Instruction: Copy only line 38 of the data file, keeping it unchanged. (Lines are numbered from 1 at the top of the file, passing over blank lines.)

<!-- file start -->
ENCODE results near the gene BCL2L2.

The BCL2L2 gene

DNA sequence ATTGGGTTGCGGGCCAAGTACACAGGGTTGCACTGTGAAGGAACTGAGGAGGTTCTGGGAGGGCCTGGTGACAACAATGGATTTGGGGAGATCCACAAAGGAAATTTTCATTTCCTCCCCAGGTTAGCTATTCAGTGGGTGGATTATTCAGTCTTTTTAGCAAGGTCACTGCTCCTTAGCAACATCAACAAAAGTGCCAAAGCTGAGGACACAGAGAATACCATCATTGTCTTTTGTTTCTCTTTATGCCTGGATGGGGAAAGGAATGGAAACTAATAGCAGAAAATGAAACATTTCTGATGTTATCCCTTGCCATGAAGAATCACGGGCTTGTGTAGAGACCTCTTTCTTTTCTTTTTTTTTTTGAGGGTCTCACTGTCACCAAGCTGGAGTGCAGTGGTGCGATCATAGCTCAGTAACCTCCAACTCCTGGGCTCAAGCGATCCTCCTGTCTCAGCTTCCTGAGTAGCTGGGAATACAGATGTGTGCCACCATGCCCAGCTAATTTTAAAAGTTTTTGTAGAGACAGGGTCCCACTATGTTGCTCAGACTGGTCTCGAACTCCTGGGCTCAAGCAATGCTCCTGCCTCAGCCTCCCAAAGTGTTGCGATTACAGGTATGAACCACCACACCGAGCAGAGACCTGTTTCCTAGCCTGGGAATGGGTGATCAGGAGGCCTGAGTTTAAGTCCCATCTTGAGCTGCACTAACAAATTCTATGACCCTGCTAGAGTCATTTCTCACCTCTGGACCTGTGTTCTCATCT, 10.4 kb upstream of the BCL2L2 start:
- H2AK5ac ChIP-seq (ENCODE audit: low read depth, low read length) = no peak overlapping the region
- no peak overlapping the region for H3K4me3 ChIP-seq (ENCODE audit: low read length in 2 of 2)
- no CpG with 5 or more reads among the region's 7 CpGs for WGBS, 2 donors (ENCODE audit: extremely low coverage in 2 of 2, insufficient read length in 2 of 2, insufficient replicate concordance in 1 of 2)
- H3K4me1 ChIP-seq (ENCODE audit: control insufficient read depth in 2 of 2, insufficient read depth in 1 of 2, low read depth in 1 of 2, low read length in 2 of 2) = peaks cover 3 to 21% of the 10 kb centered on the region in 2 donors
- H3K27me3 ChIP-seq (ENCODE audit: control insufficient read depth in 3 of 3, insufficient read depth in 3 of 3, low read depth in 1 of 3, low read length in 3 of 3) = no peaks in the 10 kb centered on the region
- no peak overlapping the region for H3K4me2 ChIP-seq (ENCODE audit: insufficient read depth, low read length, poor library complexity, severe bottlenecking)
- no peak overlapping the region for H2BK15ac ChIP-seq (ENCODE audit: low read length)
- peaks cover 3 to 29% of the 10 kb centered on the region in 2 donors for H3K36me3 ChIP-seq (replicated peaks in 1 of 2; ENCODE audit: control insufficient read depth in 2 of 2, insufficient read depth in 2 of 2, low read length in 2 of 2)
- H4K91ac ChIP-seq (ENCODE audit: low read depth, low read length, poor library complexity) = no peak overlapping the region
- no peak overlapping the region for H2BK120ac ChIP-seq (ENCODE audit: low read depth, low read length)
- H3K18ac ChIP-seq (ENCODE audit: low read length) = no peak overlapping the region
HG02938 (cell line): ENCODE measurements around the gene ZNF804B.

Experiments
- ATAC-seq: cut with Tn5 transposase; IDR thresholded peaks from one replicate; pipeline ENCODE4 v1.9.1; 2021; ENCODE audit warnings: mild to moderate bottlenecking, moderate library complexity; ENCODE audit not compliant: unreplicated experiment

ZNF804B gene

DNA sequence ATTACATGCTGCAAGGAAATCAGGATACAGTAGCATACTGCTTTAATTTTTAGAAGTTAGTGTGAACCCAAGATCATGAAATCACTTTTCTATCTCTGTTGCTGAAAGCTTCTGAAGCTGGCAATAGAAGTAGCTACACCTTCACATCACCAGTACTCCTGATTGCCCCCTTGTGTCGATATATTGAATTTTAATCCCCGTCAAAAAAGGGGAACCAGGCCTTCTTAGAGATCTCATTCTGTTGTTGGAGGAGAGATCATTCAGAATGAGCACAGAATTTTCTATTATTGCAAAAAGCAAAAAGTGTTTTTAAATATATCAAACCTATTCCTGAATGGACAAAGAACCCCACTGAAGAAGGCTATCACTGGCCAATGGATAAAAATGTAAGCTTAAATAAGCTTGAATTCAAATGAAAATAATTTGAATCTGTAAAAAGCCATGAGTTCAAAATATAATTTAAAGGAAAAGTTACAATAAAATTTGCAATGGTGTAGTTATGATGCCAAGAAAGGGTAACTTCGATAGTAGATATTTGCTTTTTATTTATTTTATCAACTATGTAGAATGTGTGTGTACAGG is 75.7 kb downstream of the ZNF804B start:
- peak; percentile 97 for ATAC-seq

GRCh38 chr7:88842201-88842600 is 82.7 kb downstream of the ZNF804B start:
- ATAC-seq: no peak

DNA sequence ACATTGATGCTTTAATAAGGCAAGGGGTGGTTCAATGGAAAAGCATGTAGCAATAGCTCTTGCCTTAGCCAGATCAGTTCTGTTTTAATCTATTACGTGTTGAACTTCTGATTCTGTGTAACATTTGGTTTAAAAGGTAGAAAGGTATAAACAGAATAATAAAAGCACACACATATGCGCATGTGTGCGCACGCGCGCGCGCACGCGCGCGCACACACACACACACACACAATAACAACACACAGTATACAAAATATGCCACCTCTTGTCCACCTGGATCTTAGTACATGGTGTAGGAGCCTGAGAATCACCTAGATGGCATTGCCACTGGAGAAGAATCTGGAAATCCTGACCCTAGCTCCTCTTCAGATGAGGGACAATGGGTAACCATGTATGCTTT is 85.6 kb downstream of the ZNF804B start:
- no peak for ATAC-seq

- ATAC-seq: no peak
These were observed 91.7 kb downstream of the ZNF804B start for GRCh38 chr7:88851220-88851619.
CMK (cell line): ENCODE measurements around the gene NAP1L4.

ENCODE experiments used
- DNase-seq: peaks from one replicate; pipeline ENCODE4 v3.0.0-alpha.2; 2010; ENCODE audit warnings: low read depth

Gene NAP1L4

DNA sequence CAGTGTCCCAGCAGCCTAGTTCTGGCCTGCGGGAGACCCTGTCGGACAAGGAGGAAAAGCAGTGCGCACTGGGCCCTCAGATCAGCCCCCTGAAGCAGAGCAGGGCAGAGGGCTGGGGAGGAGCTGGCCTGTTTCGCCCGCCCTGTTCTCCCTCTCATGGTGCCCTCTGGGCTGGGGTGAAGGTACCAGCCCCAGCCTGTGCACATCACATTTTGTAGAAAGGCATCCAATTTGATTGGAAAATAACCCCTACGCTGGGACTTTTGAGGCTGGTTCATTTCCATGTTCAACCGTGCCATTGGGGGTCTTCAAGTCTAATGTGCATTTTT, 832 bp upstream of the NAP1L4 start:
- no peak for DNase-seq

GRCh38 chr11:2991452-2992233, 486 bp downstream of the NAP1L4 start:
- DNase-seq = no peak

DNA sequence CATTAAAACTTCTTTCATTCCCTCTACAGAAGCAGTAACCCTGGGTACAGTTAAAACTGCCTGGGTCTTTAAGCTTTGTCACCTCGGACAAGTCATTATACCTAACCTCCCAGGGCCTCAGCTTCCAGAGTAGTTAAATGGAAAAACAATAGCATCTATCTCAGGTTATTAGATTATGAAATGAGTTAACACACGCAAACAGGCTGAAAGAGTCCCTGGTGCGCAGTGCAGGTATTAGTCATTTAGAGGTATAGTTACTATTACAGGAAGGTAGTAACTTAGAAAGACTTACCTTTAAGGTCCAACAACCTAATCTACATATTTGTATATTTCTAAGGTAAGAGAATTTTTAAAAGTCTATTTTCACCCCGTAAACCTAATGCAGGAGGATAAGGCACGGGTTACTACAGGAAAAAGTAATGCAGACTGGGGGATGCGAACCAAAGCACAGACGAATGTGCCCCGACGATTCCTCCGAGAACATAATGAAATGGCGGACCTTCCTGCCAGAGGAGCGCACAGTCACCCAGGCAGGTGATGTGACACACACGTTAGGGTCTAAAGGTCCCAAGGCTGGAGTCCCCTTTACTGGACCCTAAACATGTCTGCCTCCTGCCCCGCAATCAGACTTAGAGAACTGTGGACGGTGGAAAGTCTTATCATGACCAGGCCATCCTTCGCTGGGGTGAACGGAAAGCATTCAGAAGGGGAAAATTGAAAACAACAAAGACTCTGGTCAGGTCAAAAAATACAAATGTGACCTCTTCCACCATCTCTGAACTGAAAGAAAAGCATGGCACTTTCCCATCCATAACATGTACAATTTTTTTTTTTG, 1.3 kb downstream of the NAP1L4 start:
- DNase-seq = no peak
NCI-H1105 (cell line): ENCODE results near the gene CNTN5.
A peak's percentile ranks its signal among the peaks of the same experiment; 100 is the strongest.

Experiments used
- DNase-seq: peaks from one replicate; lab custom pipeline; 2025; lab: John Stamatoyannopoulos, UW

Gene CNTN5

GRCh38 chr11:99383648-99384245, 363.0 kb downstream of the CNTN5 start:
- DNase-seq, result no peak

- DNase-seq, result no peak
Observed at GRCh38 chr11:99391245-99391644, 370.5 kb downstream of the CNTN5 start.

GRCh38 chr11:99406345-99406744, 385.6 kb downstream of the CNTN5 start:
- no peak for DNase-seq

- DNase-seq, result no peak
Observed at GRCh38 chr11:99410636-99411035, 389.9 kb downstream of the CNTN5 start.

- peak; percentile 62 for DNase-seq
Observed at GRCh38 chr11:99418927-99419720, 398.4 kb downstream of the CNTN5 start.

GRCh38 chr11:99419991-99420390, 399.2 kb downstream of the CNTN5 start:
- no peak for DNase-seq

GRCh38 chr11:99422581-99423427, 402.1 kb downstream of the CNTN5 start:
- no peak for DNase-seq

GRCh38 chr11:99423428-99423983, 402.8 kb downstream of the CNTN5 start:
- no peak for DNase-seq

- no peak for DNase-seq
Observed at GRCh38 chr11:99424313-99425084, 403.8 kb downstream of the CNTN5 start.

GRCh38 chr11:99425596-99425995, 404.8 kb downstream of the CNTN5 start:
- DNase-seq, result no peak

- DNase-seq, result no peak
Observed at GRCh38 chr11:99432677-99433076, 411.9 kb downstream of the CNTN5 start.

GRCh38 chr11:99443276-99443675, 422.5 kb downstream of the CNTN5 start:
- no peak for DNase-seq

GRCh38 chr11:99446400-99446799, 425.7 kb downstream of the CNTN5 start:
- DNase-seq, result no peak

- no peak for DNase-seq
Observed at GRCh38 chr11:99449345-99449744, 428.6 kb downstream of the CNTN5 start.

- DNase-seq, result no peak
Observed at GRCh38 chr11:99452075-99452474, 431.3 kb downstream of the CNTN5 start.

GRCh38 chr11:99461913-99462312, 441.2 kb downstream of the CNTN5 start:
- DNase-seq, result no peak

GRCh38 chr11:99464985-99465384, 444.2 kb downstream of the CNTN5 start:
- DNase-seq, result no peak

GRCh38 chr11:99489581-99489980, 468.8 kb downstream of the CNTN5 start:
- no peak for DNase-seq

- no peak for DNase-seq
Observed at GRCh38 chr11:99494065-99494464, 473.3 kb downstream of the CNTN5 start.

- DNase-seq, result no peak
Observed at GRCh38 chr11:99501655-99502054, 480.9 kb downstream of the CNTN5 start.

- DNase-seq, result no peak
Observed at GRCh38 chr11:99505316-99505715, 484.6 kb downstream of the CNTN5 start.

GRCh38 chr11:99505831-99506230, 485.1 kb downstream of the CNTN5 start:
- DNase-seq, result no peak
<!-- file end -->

A peak's percentile ranks its signal among the peaks of the same experiment; 100 is the strongest.